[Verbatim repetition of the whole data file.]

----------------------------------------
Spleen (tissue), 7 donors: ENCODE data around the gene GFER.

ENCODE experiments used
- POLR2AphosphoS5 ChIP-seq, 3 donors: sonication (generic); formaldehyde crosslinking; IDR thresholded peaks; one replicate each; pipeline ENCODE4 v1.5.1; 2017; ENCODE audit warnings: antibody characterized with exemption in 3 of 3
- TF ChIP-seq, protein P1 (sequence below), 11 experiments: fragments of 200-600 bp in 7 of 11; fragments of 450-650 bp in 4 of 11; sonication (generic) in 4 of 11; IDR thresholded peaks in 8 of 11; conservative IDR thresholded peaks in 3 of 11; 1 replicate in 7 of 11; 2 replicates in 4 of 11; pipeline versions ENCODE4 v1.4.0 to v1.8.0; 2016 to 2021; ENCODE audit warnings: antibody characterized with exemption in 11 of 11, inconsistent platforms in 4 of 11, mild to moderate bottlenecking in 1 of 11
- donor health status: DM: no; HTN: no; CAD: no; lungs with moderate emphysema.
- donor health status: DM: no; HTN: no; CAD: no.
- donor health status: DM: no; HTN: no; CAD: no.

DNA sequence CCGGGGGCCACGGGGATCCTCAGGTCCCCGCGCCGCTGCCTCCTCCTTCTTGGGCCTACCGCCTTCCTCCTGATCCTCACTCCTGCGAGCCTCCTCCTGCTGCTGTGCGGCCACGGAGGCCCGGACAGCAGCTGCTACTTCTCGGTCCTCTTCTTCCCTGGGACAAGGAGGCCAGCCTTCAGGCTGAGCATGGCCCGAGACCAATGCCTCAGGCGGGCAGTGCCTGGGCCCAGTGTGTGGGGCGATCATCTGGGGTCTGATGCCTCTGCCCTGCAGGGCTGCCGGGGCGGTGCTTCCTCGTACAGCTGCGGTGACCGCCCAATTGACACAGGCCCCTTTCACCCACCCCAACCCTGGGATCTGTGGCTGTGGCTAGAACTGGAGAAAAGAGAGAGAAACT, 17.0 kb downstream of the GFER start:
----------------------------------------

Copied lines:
Spleen (tissue), 7 donors: ENCODE data around the gene GFER.

ENCODE experiments used
- POLR2AphosphoS5 ChIP-seq, 3 donors: sonication (generic); formaldehyde crosslinking; IDR thresholded peaks; one replicate each; pipeline ENCODE4 v1.5.1; 2017; ENCODE audit warnings: antibody characterized with exemption in 3 of 3
- TF ChIP-seq, protein P1 (sequence below), 11 experiments: fragments of 200-600 bp in 7 of 11; fragments of 450-650 bp in 4 of 11; sonication (generic) in 4 of 11; IDR thresholded peaks in 8 of 11; conservative IDR thresholded peaks in 3 of 11; 1 replicate in 7 of 11; 2 replicates in 4 of 11; pipeline versions ENCODE4 v1.4.0 to v1.8.0; 2016 to 2021; ENCODE audit warnings: antibody characterized with exemption in 11 of 11, inconsistent platforms in 4 of 11, mild to moderate bottlenecking in 1 of 11
- donor health status: DM: no; HTN: no; CAD: no; lungs with moderate emphysema.
- donor health status: DM: no; HTN: no; CAD: no.
- donor health status: DM: no; HTN: no; CAD: no.

DNA sequence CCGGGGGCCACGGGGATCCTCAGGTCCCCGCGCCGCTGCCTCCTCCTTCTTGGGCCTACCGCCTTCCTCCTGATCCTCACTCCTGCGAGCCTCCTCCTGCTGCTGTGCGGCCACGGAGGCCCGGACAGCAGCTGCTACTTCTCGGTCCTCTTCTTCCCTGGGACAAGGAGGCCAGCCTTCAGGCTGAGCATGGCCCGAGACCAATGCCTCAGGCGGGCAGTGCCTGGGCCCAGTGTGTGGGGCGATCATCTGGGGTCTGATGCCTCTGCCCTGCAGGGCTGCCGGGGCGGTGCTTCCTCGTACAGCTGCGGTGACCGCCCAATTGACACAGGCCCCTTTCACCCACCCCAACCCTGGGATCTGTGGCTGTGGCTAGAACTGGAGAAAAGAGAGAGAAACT, 17.0 kb downstream of the GFER start: